This week's eSourcing Wiki-Wednesday topic is Common Fears of Consortia. An excerpt of the article is below, but you can also read the full article on the eSourcing Wiki. Have something to add? The eSourcing Wiki is an open content community and you are invited to register and contribute to this resource, which benefits our whole professional community.
If you are interested in more, read today's post on 'The Point': Goldilocks and your consortia
When attempting to select a consortium, chances are good that there will be some resistance. This is often do to innate fears held by the dissenters. They will not always be rational fears, but it is important to understand, rational or not, what the fears are so that arguments can be devised that will both combat the fears while educating the dissenters as to the benefits a consortium could bring.
Those opposed to pooling purchases will often say that purchasing consortiums are a concentration of market power that reduces competition, stifles innovation and creates barriers to market entry. Some will go even further and suggest that such consortiums violate anti-trust regulations.
While exclusive dealing, sole-source contracting, quantity or market share discounts and similar practices are occasionally anticompetitive, the conditions for competitive harm necessary under the law are rarely satisfied.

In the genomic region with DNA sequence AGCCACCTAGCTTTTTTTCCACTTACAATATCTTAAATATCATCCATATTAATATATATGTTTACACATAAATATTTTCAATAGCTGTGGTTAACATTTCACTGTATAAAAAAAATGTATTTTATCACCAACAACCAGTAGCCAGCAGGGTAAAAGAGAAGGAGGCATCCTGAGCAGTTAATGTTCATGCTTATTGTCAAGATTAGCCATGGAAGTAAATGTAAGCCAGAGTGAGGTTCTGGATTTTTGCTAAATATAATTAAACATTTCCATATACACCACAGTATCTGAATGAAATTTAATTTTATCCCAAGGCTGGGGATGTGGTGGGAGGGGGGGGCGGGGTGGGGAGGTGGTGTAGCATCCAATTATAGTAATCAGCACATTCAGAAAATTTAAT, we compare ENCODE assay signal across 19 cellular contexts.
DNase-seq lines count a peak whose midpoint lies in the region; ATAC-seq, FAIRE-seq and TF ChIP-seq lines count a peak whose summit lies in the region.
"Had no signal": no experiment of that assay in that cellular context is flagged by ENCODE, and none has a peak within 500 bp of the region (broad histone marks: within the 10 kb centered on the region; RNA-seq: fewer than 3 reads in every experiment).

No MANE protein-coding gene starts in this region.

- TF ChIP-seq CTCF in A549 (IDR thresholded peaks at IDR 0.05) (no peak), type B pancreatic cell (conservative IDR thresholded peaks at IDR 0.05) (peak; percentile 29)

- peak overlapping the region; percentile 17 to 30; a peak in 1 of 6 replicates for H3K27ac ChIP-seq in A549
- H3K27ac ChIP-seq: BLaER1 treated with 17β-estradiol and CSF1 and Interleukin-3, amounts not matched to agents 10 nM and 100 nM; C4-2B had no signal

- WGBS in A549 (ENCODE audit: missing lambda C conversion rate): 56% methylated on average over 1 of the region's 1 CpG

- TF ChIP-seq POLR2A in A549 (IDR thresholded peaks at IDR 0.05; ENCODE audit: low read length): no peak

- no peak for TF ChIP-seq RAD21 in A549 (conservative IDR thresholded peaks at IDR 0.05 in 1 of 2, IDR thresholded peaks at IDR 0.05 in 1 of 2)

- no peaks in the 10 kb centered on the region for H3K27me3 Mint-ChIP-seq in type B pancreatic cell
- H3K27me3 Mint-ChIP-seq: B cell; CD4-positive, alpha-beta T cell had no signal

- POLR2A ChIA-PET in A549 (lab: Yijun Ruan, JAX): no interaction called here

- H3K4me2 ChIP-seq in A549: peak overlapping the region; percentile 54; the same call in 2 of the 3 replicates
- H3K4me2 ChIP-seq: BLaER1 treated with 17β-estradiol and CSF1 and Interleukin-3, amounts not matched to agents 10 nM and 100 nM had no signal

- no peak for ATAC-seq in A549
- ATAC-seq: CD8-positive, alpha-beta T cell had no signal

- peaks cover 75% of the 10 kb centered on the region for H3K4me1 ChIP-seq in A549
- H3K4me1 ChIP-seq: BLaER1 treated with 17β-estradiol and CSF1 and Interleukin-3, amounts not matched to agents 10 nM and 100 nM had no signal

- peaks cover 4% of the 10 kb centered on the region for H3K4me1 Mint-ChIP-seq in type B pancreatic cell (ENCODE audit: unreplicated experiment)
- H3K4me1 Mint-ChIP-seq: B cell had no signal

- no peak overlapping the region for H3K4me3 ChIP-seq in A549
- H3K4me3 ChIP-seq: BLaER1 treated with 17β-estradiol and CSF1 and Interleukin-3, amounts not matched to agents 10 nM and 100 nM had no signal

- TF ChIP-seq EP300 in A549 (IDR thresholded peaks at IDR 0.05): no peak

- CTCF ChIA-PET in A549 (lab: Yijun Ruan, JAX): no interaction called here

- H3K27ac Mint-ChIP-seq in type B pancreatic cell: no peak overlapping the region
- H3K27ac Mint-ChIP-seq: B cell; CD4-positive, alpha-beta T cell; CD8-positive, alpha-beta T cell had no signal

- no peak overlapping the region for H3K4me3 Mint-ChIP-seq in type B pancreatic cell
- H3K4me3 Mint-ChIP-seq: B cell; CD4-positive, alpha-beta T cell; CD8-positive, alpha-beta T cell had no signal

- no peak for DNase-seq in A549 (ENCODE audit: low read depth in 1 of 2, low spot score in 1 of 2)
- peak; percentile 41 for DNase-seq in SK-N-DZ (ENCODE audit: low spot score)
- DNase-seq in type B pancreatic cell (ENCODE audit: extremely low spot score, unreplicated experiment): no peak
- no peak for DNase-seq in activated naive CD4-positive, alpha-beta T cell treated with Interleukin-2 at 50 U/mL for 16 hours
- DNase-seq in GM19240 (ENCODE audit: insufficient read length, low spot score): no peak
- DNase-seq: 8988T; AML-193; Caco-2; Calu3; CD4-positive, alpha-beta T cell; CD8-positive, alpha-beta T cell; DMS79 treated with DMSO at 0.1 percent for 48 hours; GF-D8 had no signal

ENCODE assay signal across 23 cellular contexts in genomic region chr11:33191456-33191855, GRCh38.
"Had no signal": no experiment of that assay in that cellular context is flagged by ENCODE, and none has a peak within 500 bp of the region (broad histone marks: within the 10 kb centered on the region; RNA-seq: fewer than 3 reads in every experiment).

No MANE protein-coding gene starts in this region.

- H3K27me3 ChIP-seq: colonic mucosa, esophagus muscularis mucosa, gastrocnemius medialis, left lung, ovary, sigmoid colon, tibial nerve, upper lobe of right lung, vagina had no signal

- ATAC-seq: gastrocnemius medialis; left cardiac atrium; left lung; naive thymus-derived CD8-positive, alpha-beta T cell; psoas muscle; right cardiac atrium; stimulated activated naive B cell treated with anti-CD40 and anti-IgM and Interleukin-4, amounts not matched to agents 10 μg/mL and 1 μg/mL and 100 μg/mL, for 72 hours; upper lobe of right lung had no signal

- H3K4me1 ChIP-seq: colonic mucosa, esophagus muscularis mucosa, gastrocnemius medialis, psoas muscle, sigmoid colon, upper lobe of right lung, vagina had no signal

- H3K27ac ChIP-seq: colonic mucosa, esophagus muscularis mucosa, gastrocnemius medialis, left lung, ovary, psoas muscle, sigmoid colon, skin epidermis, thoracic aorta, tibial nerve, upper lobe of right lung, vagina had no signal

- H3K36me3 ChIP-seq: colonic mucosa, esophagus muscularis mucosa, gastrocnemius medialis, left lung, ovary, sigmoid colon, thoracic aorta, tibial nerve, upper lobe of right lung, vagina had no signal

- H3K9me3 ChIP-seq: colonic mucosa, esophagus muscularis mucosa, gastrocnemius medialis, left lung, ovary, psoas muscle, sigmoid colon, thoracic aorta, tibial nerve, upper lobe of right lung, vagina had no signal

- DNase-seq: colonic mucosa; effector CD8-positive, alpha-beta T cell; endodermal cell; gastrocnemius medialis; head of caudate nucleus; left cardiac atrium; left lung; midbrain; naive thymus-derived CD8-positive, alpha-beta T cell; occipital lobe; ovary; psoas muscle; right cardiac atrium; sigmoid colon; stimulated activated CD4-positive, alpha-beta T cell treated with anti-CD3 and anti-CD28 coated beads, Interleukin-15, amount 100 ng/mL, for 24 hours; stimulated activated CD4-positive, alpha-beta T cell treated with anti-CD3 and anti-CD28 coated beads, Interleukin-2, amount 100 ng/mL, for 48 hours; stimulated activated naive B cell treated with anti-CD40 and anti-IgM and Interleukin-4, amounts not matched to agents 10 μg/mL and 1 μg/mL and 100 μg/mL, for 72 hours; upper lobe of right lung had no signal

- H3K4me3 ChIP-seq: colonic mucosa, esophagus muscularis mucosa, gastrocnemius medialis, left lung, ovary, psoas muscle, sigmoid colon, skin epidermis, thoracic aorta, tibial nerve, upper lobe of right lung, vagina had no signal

Consortium is too small
If the consortium is new, and membership is small, dissenters will explain that there are not enough members to bring enough additional buying power to the table to make enough of a difference to make it worthwhile.
Consortium is too large
If the consortium is well established, and has a lot of members, detractors may say that the consortium is too large, that the needs of the organization will not be met because they will be lost in the collective, or that the size of the consortium will make the purchasing process burdensome and inefficiently slow.
Consortium is too diverse
If the consortium is open-enrollment, it could bring together buyers with widely diverse needs and philosophies. Detractors will insist that this will only result in untenable complexity and disfunction.
Consortium benefits the competition
The largest and most obvious point of a consortium purchasing model is the collaboration and partnership involved, often with rival companies, the competition, or the so-called enemy. Dissenters will insist that it will help the competition while hurting the organization.
Loss of Competency
It is quite possible that some of the competencies that are possibly less obvious in normal procurement activities be lost when purchasing work is effectively outsourced. Dissenters will insist that critical competency and the benefits it offers will be the first to go.
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